Leverage breaks. Obviously not too much, but you're going to want to break to get some pizza, a drink, use the loo and what not an hour or two in. This is a good time to stop and go "So what's happening here? Where is it going?" You can spend some time thinking about what's missing and what you might need to take our or add in. If your players decide to go a route you weren't expecting, you can always break for 10 min and put together a few more NPCs or stats that will make sense ro the new plan.

In general, I try to avoid saying "No" to Players unless they're doing someting treally egregious. The more you roll with what the players want to do, the more likely they'll think you're a genius who planned it all from the start.

Don't try to pack in too much. Everything typically takes longer than you think it will, and in the off chance you do finish up early, that's fine; it's better to leave them with a short crisp run that keeps them wanting more than dragging it out. I still make this mistake on occassion (esp when picking up a new system and settimg.) it's hard to judge what Players are going to get caught up on.

When I'm assembling an adventure I tend to think in terms moments or accomplishments with lots of possible ways to get there. For example, let's say I know that at some point the heroes need to get information about where Klara is being held captaive by von Heidelburg. There's lots of different ways to get this information A) Maybe a local shopkeep has seen something supicious while out making a delivery, B) maybe they can find one of the villain's guards, C) perhaps a roving band of musketeers has heard a rumor or two. The key "moment" is that they find out where Klara is being held. Who they get that information from isn't that important...well it could become important, but it's less important than actually getting that info. So I'll come up with a few ideas for where Klara could be held (3 or 4; note that each option changes the various possible approaches that the heroes could take to rescue her) and a few ideas for where they can get the informaiton of her location. I may not use ANY of those ideas during the game because a better option comes to me, but now I have some options depending on how the party decides to go about mucking around that I can get that info to them and help them get to the next stage of the adventure.

Salamanca
Salamanca's picture
Kevin is correct on the 3x3x3 stuff. I plan a break for the halfway point. Outside of that, players can slip off to the bathroom when they are not involved in the action. But I do call them unplanned (normally when I need to think about what just happened that I never anticipated so I can work up a solution).
Catalina Arciniega
Catalina Arciniega's picture

As Bradley said, you never know how will your players react to what they're going to encounter, if you walk them through a forest they might want to know who lives in it and then, the might want to know everything about that lumberjack you invented on the fly.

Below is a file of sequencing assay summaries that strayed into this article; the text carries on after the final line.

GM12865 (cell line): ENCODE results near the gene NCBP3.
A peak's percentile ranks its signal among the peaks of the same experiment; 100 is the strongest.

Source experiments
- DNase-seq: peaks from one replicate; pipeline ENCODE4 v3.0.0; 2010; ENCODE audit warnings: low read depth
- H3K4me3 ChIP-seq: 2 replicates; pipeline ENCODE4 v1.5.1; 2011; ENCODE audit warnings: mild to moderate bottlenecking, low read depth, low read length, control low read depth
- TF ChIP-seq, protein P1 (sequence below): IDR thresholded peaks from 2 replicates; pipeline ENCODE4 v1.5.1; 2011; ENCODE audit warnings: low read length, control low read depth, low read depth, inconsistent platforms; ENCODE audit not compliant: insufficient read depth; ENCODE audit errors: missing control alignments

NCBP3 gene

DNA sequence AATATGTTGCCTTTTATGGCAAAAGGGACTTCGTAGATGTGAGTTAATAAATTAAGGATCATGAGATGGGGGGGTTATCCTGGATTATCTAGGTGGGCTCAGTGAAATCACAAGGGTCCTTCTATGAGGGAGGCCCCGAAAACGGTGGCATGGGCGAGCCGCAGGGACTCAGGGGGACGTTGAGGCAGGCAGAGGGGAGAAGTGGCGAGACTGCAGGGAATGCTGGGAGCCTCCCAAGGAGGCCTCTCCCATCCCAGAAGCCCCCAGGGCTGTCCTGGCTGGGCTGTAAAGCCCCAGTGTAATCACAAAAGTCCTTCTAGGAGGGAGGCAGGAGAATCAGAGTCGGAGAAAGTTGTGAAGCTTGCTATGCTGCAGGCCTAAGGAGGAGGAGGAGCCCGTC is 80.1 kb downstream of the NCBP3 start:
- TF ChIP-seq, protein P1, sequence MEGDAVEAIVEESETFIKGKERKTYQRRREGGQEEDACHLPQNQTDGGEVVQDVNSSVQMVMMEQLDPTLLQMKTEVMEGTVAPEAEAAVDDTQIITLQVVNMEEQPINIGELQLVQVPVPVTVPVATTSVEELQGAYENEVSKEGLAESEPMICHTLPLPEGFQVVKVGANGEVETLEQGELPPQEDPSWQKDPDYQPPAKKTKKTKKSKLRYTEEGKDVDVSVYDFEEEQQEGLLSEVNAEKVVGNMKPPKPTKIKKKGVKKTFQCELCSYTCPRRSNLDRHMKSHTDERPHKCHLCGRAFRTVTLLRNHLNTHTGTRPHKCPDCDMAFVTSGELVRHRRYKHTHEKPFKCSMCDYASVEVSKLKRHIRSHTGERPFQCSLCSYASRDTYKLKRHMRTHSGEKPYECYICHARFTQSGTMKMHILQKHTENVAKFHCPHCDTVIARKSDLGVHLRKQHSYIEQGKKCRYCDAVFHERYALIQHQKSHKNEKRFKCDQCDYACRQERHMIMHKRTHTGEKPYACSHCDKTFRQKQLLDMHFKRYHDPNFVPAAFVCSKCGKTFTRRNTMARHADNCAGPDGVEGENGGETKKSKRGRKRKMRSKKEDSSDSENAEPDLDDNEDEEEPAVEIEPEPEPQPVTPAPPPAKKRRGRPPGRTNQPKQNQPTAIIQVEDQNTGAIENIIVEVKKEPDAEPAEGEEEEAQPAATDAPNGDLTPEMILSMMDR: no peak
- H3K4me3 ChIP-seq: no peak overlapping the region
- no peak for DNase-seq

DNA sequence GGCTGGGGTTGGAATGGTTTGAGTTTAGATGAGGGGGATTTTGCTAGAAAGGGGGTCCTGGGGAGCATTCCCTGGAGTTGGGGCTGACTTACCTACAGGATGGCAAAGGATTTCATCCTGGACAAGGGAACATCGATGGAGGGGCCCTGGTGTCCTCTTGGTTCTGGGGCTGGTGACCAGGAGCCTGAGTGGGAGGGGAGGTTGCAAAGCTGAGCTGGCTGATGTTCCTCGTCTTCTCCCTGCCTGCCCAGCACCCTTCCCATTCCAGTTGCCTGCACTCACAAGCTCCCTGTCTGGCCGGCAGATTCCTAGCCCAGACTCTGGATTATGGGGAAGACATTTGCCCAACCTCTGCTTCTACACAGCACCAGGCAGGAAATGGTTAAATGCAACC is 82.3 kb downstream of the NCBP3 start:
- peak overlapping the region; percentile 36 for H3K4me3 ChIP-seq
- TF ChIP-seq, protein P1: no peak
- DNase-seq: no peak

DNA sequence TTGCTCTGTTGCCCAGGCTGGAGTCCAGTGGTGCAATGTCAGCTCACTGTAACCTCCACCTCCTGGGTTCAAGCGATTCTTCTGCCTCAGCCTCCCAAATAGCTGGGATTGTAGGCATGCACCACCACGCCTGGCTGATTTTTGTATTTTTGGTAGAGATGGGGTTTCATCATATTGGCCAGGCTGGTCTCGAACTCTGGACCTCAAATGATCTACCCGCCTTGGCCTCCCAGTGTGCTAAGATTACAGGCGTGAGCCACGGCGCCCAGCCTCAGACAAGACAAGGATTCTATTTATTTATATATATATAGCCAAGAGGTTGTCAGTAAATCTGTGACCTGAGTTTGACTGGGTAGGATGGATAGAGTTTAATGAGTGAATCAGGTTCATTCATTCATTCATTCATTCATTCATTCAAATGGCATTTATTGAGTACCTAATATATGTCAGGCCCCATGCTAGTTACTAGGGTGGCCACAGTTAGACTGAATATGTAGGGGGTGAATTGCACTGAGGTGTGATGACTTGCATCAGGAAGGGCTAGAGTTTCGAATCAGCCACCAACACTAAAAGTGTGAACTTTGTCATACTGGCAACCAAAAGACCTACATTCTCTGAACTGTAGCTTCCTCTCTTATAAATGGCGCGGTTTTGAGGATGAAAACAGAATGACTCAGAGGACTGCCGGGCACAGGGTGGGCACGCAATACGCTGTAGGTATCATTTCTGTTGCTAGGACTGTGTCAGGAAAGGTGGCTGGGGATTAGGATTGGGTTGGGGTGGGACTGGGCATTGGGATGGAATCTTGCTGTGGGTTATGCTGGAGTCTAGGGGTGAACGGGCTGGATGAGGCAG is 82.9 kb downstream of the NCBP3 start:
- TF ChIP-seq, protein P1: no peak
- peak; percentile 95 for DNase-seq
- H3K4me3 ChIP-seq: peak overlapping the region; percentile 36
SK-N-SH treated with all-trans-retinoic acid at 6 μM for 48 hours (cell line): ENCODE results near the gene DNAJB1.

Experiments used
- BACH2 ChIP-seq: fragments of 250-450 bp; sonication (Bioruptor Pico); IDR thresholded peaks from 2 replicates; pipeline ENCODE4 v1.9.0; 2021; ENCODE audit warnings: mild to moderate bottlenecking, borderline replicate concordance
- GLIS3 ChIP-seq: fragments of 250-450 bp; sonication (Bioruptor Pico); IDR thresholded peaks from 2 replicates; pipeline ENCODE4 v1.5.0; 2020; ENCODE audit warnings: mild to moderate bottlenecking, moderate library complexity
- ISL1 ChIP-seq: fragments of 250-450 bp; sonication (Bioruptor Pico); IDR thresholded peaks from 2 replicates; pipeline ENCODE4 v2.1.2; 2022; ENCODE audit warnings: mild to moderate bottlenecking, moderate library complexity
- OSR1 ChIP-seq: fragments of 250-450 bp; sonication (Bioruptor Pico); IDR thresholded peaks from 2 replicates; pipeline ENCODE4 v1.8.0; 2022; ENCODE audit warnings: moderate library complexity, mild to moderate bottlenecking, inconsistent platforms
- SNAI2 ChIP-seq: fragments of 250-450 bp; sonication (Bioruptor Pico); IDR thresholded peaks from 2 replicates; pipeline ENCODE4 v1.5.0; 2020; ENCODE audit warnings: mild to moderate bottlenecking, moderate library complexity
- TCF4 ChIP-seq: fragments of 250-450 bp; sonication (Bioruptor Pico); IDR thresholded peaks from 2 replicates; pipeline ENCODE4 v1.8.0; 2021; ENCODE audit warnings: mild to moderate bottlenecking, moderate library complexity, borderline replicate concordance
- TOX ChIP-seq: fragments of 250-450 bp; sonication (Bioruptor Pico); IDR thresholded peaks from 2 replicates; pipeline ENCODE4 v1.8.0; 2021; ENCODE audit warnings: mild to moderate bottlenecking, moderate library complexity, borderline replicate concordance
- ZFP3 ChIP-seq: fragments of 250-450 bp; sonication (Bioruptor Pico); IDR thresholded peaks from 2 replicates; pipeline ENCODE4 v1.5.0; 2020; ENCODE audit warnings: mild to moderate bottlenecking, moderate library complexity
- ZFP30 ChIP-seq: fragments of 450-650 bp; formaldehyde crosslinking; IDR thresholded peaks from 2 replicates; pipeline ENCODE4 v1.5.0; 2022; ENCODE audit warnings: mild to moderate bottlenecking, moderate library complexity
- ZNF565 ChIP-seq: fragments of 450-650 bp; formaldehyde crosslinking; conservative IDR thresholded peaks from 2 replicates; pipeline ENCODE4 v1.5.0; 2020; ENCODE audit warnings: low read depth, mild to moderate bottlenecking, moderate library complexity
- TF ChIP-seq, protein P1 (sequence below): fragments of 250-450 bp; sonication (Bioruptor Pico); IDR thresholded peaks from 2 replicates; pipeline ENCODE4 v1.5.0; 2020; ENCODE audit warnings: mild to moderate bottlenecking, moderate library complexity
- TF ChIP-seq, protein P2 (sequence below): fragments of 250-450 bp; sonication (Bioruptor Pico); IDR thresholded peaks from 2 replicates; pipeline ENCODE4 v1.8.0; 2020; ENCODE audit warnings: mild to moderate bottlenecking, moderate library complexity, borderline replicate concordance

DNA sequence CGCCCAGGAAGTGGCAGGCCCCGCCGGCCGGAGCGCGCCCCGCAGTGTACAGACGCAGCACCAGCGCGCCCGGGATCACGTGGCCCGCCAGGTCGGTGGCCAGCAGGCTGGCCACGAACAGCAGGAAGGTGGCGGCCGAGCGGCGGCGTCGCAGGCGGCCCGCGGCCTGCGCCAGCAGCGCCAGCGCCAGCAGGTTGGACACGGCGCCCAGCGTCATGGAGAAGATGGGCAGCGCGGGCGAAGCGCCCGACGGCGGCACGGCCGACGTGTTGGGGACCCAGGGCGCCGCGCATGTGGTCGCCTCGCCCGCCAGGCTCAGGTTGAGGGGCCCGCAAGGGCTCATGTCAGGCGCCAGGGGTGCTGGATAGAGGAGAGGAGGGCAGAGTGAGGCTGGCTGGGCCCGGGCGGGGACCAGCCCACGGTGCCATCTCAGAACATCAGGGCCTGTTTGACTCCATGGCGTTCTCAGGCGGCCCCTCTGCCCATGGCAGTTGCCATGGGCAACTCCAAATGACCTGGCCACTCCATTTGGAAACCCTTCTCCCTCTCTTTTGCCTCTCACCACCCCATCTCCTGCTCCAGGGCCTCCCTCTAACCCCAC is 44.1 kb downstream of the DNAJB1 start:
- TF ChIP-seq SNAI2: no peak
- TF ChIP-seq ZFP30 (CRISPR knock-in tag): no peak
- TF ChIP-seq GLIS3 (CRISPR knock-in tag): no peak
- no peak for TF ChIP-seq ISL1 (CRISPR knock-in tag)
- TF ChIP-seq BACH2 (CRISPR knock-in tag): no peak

Gather some referente pictures, it'll help if you suddenly need to describe a location you never thought you'd need. Browse, if you can, archetype characters (bartenders, money-loaners, peasants, noblemen, clergy, merchants) from any RPG you have in hand (they can help a lot when you have to improvise a new NPC).

It doesn't matter if your players go the opposite direction you planned, they don't know the plot or the locations. Maps can be turned upside-down if they decide to head west instead of east, villians prematurely dealt with could end up being henchmen to more powefull villians, that stolen cargo hook can turn into a kidnapped noblewoman or missing child hook if ignored...

Don't panic! If you need time to think call for a small break and tell your players you need some refreshments, to find your notes on a certain partbof the story or have some fresh air.

Time is relative while roleplaying, your players could sweep through a derelict exploring scene, wich you thought would take them several hours, in just a few minutes or spend several hours deciding if they want to go north or south from their current location. Let them set the pace unless you sense someone's getting bored (random cutpurses or robbers come in handy in those situations) and, if you have been playing for a long time, don't rush important scenes just because lunchtime is near, wait for a dramatic moment and stop the session for the day leaving them with the cliffhanger.

One important thing to remember as a DM: you are not playing against your players but neither you have to abide by their rules. It's necesary to hear their concerns and find solution together with them but you don't have to give them everything they ask for.

And last but not least: have fun! As a DM I find I'm not constricted to play a single character but, instead, I get to play a whole World! Create NPCs you'd want to try out or you think you'll have fun playing.

Edit: when I first started directing what I found most diffucult was to give equal time and rewards to the players. If this troubles you too, have a aparecer sheet with the names of the players and add a mark next to them when their character took the spotlight during a scene. It helps keeping track on how's everyone doing.

Salamanca
Salamanca's picture
A little tip for sudden random. NPCs and how to make them unique. You don't need to have every character drawn up in advance. If the players start showing interest in a character that you never planned on, just base their responses on someone you have met or know. Then make note of who you used so it stays consistent. Need a clumsy servant, maybe he is Todd the waiter that messed up all the orders on your mom's birthday last year. (He probably needs a new name). Troublesome scholar they decide they want info from that you know will be a dead end because they got distracted, maybe it's the tech support guy from T-Mobile who drove you to switch carriers last month.
Kevin Krupp
Kevin Krupp's picture

Also, beautiful thing about this system: Need a villain on the fly? All you need is a name, a bit of personality, and two stats: strength and influence. Done. If it feels like they're going to stick around, you can add more details for them later.

Donovan Morningfire
Donovan Morningfire's picture

Agreed.  Creating antagonists is probably the easiest I've seen in just about any system, since they tend to have very few traits.  Like Kevin said, unless it's going to become a recurring antagonist, all you need are two traits and you're off to the races.

Dono's Gaming & Etc Blog
http://jedimorningfire.blogspot.com/